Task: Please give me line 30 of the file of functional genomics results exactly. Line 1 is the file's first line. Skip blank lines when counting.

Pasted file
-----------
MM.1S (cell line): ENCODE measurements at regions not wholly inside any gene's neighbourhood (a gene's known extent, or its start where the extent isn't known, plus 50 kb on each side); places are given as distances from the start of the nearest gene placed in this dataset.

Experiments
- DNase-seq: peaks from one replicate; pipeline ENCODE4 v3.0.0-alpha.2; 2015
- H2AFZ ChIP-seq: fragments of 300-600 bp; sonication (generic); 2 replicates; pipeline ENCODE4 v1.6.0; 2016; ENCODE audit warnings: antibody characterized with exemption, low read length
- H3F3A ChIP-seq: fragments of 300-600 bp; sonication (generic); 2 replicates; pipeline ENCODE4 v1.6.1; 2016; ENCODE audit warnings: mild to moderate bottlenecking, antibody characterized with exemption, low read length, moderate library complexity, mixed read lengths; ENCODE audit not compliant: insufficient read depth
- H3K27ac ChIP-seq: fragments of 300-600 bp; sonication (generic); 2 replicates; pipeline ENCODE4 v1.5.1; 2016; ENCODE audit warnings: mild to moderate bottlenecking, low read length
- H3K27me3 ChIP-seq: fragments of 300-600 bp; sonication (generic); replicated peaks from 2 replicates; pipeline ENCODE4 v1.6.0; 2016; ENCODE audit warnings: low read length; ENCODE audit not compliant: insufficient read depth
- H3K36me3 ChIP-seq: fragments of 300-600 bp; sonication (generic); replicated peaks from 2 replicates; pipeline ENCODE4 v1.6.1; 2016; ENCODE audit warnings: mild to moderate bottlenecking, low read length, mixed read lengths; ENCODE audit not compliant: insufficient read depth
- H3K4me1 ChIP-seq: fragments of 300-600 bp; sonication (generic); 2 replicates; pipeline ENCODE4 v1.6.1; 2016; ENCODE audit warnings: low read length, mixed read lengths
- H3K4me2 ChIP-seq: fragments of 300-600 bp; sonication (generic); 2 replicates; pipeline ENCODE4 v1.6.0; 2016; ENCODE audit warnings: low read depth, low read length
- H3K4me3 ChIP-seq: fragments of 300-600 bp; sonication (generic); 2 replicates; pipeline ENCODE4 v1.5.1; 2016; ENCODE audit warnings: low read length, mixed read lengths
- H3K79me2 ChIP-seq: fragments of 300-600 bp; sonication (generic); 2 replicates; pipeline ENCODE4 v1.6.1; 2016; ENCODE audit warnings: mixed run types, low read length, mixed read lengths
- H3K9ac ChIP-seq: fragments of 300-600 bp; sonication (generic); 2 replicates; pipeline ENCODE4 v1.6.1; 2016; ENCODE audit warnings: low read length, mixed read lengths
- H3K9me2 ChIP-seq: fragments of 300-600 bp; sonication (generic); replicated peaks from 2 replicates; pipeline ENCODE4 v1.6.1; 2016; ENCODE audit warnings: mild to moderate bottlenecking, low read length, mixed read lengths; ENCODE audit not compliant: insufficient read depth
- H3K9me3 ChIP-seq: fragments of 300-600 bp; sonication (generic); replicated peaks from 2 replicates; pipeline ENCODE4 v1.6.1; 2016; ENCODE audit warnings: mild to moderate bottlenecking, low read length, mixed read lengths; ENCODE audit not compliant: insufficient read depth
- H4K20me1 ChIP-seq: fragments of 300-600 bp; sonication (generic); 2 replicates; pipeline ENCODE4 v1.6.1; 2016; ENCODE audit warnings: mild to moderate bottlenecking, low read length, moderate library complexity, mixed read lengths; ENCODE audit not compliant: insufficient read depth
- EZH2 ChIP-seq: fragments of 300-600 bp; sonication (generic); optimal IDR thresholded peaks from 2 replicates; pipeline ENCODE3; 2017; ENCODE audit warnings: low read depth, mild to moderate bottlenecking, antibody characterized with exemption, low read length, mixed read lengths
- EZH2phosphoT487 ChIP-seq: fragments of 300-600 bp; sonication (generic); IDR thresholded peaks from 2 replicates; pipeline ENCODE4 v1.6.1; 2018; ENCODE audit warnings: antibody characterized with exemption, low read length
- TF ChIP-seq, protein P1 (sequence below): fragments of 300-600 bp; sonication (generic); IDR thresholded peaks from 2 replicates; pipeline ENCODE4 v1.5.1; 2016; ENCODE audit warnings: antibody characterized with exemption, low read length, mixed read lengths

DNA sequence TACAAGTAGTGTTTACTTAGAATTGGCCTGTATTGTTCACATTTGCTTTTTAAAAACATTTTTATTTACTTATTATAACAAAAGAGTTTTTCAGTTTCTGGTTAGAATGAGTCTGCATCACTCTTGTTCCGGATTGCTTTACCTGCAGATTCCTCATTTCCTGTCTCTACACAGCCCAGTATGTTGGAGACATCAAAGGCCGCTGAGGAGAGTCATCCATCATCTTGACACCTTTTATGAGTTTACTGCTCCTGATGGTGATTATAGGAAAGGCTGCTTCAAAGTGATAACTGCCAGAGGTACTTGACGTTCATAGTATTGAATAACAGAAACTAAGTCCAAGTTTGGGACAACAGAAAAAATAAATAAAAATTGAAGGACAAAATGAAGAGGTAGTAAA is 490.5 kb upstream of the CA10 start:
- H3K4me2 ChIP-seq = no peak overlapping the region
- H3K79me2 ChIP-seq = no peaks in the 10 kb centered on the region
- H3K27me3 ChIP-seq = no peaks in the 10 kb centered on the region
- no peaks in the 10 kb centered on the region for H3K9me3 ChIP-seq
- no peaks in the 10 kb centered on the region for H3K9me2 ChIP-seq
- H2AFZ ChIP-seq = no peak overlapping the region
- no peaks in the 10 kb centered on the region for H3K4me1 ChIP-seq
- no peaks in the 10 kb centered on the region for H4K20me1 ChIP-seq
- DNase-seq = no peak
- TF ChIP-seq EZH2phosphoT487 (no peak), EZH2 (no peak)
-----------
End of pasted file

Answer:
- TF ChIP-seq EZH2phosphoT487 (no peak), EZH2 (no peak)